Comparison of commenting conventions covered by style guidelines and tools


Code comments are written in natural language and their syntax is neither imposed by a programming language’s grammar nor checked by its compiler. Therefore, writing consistent comments across projects is a major concern. To motivate developers to write consistent and readable comments, various communities provide coding style guidelines, including, amongst others, naming conventions, formatting conventions, and commenting conventions.


What kinds of commenting conventions these style guidelines provide, is not explored. For example, “what information a class comment should contain” Is described differently in different programming language style guidelines. Oracle style guideline for Java mentions that class comments should contain summary, author description Whereas Python style guideline PEP257 mentions that class docstring should list its public methods and instance variables in addition to the summary. Similarly, the PHP style guide provides tag @internal to limit the audience of the documentation whereas the Oracle style guideline and the Python style guidelines do not mention any such concept. Collecting these commonalities and differences of comment conventions amongst popular style guidelines, we formulate first research questions.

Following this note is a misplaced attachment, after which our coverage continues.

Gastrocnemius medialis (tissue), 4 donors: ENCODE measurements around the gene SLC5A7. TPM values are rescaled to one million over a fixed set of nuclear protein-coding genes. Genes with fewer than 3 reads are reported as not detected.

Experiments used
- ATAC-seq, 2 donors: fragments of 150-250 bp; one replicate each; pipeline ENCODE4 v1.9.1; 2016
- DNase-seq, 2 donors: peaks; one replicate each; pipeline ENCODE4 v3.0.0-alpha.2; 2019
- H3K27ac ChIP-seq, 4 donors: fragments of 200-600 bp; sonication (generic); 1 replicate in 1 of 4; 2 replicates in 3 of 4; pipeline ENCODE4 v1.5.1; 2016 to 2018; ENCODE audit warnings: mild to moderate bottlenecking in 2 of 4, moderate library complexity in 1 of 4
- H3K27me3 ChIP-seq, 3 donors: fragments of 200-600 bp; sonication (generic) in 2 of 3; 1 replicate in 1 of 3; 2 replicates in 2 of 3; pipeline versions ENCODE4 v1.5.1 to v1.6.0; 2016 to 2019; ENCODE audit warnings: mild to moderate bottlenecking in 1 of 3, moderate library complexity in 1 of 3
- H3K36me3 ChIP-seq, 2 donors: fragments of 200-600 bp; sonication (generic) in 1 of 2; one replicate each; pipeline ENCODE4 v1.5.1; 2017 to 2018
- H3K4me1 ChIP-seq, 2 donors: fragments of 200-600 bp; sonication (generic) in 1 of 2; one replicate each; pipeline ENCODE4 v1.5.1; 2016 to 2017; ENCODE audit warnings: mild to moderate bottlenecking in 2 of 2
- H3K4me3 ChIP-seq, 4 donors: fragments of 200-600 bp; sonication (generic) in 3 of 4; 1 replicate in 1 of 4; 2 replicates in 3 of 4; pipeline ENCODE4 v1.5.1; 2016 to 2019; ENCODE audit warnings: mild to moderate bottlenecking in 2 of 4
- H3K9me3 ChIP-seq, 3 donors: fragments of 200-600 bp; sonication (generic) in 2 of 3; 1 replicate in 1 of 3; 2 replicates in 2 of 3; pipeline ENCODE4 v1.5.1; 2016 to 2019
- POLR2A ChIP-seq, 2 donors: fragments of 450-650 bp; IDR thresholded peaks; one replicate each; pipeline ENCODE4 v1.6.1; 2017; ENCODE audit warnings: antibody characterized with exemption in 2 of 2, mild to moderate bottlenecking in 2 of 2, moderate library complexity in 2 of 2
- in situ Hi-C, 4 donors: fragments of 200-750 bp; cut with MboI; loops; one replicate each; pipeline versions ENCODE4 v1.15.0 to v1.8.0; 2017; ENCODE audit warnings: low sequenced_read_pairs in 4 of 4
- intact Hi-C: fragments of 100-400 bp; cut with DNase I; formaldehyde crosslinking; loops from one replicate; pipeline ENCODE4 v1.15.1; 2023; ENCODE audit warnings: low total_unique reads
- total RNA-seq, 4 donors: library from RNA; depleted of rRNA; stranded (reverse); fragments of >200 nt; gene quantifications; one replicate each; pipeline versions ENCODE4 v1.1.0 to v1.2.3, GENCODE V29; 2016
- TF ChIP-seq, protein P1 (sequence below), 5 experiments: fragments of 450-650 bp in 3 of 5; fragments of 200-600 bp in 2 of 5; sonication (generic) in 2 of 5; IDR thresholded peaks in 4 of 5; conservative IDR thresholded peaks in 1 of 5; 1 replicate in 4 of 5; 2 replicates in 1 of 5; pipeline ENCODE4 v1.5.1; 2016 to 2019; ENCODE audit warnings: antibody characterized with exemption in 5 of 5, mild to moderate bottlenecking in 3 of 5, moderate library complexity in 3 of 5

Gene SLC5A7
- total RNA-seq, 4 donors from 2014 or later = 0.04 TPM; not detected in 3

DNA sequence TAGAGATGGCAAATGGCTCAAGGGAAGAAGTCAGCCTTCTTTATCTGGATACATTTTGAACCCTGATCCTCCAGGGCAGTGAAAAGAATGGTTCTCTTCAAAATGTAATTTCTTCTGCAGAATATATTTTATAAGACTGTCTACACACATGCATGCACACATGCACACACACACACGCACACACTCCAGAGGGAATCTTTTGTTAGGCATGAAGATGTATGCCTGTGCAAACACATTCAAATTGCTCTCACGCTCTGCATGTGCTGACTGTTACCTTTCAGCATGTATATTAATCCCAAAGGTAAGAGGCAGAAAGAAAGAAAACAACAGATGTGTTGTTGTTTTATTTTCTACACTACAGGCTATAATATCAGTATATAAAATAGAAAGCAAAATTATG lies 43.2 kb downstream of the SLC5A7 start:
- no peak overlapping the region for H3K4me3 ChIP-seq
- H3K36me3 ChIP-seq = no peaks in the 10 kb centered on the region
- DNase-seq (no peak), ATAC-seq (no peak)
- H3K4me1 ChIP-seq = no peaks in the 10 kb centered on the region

To help developers in following these style guidelines while writing the comments, various automated style checkers (linters) exist, for example, Checkstyle, Pylint, PyDocStyle. However, which commenting conventions do these style checkers support in the form of supported rules, is another dimension to explore. We formulate another research question to explore this area.

Research Questions

  • Which aspects of commenting conventions (syntax, semantics, structure) are covered in popular official coding style guidelines?
  • Which of the above commenting conventions are supported by existing style checkers?


Compare the commenting conventions mentioned in the style guidelines and checked by style checkers.


  • Gather popular style guidelines for well-known programming languages.
  • Extract guidelines related to code comments.
  • Prepare a taxonomy of comment conventions.
  • Compare these comment conventions across style guidelines.
  • Gather popular style checkers for the selected programming languages.
  • Identify the rules available in style checkers to support comment conventions.
  • Present the insights on which aspects of comments are asked in style guidelines and not covered by style checkers and vice versa.


The project can be extended to a thesis project.

Further Material


Pooja Rani

Assigned to

Michael Dooley

Last changed by pooja on 4 August 2021